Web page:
“The EU should abandon the idea of ​​price caps and tackle the problem of a level playing field”

Dince Russia’s invasion of Ukraine, Europe has taken important steps to ensure security of energy supply et helping families and businesses cope with rising energy prices. Gas storage facilities have been replenished, demand for gas and electricity has decreased and prices have retreated from the highs reached in August.

However, energy prices remain extremely high compared to the year 2021, and the European Union (EU) is divided on the best approach to reduce them and guard against further disruptions in the months to come.

France, Italy, spainPoland, Portugal, Greece and nine other EU countries would like cap prices wholesalers of energy, arguing that this makes it possible to tackle the problem at the source, to avoid a race for subsidies and to contribute to reducing inflation.

A bad idea

An opposing camp, led by Germany and the Netherlands, argues that such caps would increase demand and make it harder for the EU to attract net energy imports.

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From an energy policy perspective, capping energy prices at European level is not a good idea. Although they would probably not increase energy demand compared to previous years, they would reduce the incentives to reduce demand in Europe, a frustrating necessity for a Union which has just lost around 40% of its gas and 10% of its electricity.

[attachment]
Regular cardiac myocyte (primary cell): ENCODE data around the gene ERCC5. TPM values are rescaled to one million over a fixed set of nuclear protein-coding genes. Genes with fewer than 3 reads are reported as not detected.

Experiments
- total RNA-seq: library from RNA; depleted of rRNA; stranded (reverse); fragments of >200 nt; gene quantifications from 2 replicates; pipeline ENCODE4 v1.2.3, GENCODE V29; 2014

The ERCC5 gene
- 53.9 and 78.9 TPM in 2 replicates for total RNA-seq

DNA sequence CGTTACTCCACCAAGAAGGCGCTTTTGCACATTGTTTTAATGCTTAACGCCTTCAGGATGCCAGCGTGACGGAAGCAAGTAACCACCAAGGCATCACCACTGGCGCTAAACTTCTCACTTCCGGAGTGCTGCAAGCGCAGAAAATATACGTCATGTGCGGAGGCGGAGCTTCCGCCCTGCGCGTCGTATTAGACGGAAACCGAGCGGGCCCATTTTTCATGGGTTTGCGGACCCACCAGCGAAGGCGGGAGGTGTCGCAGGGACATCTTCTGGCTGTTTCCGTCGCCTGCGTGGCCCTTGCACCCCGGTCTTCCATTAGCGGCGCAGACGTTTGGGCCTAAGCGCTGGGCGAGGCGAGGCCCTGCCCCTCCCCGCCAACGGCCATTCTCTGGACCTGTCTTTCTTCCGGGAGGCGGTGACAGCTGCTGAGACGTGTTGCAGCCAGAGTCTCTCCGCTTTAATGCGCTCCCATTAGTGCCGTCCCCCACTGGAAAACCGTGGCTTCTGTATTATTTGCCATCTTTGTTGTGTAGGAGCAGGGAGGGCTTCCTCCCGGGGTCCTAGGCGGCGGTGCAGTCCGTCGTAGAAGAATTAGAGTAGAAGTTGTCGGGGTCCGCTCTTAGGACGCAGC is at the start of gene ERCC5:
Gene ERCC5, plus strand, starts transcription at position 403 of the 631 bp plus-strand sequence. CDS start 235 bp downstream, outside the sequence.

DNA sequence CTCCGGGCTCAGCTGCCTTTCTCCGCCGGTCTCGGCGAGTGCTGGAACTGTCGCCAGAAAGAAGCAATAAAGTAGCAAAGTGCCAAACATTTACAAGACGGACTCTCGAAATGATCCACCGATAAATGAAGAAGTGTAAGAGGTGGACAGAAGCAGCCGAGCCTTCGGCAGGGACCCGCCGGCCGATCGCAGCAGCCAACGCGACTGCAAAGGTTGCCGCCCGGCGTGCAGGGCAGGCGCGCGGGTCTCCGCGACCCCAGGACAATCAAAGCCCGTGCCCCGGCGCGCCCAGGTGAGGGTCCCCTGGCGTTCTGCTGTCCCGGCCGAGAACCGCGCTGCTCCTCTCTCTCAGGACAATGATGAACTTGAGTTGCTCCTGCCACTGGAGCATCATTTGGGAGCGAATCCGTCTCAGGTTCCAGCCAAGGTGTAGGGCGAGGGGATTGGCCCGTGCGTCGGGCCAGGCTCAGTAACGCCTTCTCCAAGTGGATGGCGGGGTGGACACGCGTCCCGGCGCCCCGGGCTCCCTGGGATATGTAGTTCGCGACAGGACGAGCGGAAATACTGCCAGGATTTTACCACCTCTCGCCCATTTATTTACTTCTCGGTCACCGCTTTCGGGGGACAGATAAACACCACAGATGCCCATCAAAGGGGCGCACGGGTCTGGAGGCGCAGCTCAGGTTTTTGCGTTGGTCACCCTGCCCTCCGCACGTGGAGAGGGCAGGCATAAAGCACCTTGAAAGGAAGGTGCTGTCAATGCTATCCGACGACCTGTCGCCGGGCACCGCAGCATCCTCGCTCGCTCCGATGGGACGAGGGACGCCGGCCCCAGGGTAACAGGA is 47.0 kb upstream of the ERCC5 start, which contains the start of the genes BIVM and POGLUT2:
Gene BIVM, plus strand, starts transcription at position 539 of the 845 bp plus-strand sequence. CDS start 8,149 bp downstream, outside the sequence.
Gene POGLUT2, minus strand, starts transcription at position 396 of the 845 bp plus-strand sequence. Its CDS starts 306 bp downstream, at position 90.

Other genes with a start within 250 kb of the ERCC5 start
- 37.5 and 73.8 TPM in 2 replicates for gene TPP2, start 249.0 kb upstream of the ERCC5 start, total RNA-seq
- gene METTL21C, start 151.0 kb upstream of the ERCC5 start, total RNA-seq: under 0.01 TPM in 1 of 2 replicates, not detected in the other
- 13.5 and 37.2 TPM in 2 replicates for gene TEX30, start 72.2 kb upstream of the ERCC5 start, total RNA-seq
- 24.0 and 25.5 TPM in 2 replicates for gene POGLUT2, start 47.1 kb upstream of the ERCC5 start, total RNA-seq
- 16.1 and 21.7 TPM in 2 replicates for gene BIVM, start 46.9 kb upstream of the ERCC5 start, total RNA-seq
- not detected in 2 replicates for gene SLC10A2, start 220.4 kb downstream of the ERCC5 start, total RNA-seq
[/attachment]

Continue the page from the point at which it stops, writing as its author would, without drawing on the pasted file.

In addition, the cap could harm Europe’s ability to attract gas to global markets, jeopardizing much-needed supplies in 2023.

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Finally, capping energy prices would lead to large cross-border transfers within the EU, which would have to be compensated in one way or another.

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That said, proponents of price caps are right to fear that national grants neither are they a solution tenable. A race for subsidies could put fiscally weaker EU countries at a competitive disadvantage compared to countries with a lot of fiscal space.

So how to solve this problem?

Compensation systems

After the failure of EU energy ministers to find a solution on this front, the November 24ththe EU should abandon the idea of ​​price caps and tackle the problem of a level playing field in a more efficient and transparent way.

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